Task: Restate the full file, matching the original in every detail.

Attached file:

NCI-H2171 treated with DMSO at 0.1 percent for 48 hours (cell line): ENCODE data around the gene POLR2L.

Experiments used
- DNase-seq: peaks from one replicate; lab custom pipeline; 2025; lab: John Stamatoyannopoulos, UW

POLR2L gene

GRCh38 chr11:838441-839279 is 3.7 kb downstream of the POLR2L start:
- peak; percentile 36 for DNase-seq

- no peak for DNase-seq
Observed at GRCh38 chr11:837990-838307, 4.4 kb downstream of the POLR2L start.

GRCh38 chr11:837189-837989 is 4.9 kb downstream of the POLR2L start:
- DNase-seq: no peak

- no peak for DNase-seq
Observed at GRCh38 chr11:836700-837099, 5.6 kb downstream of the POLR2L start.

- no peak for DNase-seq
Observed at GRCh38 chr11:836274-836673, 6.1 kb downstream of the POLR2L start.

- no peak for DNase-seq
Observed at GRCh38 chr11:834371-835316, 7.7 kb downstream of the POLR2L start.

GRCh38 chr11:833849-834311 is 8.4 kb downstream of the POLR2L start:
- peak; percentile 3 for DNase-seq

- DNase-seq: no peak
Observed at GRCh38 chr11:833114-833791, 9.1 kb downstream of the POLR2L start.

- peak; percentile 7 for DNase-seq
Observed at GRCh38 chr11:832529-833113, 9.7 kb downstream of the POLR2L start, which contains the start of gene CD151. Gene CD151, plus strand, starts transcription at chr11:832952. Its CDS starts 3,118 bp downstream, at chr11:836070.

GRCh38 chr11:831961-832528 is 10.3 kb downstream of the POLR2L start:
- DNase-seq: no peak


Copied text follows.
NCI-H2171 treated with DMSO at 0.1 percent for 48 hours (cell line): ENCODE data around the gene POLR2L.

Experiments used
- DNase-seq: peaks from one replicate; lab custom pipeline; 2025; lab: John Stamatoyannopoulos, UW

POLR2L gene

GRCh38 chr11:838441-839279 is 3.7 kb downstream of the POLR2L start:
- peak; percentile 36 for DNase-seq

- no peak for DNase-seq
Observed at GRCh38 chr11:837990-838307, 4.4 kb downstream of the POLR2L start.

GRCh38 chr11:837189-837989 is 4.9 kb downstream of the POLR2L start:
- DNase-seq: no peak

- no peak for DNase-seq
Observed at GRCh38 chr11:836700-837099, 5.6 kb downstream of the POLR2L start.

- no peak for DNase-seq
Observed at GRCh38 chr11:836274-836673, 6.1 kb downstream of the POLR2L start.

- no peak for DNase-seq
Observed at GRCh38 chr11:834371-835316, 7.7 kb downstream of the POLR2L start.

GRCh38 chr11:833849-834311 is 8.4 kb downstream of the POLR2L start:
- peak; percentile 3 for DNase-seq

- DNase-seq: no peak
Observed at GRCh38 chr11:833114-833791, 9.1 kb downstream of the POLR2L start.

- peak; percentile 7 for DNase-seq
Observed at GRCh38 chr11:832529-833113, 9.7 kb downstream of the POLR2L start, which contains the start of gene CD151. Gene CD151, plus strand, starts transcription at chr11:832952. Its CDS starts 3,118 bp downstream, at chr11:836070.

GRCh38 chr11:831961-832528 is 10.3 kb downstream of the POLR2L start:
- DNase-seq: no peak